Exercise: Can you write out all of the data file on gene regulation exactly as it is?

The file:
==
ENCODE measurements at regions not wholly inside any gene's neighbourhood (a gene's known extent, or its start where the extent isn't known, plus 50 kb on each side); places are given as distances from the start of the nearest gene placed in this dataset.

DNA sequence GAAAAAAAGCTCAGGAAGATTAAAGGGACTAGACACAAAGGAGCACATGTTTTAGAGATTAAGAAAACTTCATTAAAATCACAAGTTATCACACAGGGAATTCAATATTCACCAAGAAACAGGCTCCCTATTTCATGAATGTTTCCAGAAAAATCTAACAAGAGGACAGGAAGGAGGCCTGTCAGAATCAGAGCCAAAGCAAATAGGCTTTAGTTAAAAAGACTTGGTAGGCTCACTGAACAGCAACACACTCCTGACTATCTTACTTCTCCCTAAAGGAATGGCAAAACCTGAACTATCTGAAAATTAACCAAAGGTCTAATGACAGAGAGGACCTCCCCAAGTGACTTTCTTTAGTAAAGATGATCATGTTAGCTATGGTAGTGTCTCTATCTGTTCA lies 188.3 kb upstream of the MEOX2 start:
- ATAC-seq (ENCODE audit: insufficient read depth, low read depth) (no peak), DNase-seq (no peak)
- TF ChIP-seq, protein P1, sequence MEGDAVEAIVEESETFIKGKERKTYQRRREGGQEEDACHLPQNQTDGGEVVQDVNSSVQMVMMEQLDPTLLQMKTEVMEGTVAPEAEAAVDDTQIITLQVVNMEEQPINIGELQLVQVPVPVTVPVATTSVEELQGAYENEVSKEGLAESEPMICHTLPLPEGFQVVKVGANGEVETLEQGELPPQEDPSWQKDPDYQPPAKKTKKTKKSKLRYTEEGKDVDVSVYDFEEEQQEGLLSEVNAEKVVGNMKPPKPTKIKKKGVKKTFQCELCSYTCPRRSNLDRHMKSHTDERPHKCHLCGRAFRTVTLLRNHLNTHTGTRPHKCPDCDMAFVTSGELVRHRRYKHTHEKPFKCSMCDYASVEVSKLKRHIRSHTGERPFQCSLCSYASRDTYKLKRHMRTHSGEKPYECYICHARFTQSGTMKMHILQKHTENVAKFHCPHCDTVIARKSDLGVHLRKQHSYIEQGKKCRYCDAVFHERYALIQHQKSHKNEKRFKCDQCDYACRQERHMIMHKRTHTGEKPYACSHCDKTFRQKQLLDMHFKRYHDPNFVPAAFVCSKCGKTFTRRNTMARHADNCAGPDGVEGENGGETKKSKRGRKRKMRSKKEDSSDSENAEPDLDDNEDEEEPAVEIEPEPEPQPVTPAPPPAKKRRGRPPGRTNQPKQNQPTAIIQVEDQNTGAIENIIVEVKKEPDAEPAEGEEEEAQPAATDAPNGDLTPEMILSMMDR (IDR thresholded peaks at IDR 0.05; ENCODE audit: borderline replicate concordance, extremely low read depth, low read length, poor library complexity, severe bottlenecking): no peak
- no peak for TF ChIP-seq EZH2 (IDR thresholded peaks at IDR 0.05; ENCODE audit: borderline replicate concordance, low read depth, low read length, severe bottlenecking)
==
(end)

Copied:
ENCODE measurements at regions not wholly inside any gene's neighbourhood (a gene's known extent, or its start where the extent isn't known, plus 50 kb on each side); places are given as distances from the start of the nearest gene placed in this dataset.

DNA sequence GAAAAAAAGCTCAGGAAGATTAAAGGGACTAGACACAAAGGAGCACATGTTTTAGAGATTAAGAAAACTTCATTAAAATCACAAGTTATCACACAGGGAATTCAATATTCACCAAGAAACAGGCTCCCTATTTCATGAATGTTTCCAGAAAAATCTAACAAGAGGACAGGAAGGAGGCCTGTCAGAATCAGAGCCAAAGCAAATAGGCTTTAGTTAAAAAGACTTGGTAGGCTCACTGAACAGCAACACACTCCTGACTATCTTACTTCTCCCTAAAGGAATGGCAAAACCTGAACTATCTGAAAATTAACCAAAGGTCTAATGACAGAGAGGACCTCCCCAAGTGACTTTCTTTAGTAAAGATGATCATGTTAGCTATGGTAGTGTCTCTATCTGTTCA lies 188.3 kb upstream of the MEOX2 start:
- ATAC-seq (ENCODE audit: insufficient read depth, low read depth) (no peak), DNase-seq (no peak)
- TF ChIP-seq, protein P1, sequence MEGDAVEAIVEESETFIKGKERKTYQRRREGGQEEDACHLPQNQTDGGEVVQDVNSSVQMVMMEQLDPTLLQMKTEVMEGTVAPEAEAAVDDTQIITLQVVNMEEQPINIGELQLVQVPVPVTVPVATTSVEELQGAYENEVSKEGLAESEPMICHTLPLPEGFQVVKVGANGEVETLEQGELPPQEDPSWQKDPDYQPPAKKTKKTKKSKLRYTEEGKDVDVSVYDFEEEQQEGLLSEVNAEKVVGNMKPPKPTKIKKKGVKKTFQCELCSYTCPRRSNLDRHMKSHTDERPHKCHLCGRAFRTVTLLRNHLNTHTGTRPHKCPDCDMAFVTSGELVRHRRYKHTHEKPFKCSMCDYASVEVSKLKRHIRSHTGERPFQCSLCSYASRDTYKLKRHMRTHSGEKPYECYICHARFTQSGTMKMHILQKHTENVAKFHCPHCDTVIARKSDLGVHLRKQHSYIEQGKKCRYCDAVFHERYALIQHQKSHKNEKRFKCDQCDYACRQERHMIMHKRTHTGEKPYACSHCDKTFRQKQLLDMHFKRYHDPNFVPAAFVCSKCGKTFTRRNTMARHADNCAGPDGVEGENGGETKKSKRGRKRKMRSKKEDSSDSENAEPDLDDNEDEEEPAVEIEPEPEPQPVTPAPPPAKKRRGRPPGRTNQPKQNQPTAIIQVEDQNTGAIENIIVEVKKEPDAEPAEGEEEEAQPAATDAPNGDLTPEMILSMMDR (IDR thresholded peaks at IDR 0.05; ENCODE audit: borderline replicate concordance, extremely low read depth, low read length, poor library complexity, severe bottlenecking): no peak
- no peak for TF ChIP-seq EZH2 (IDR thresholded peaks at IDR 0.05; ENCODE audit: borderline replicate concordance, low read depth, low read length, severe bottlenecking)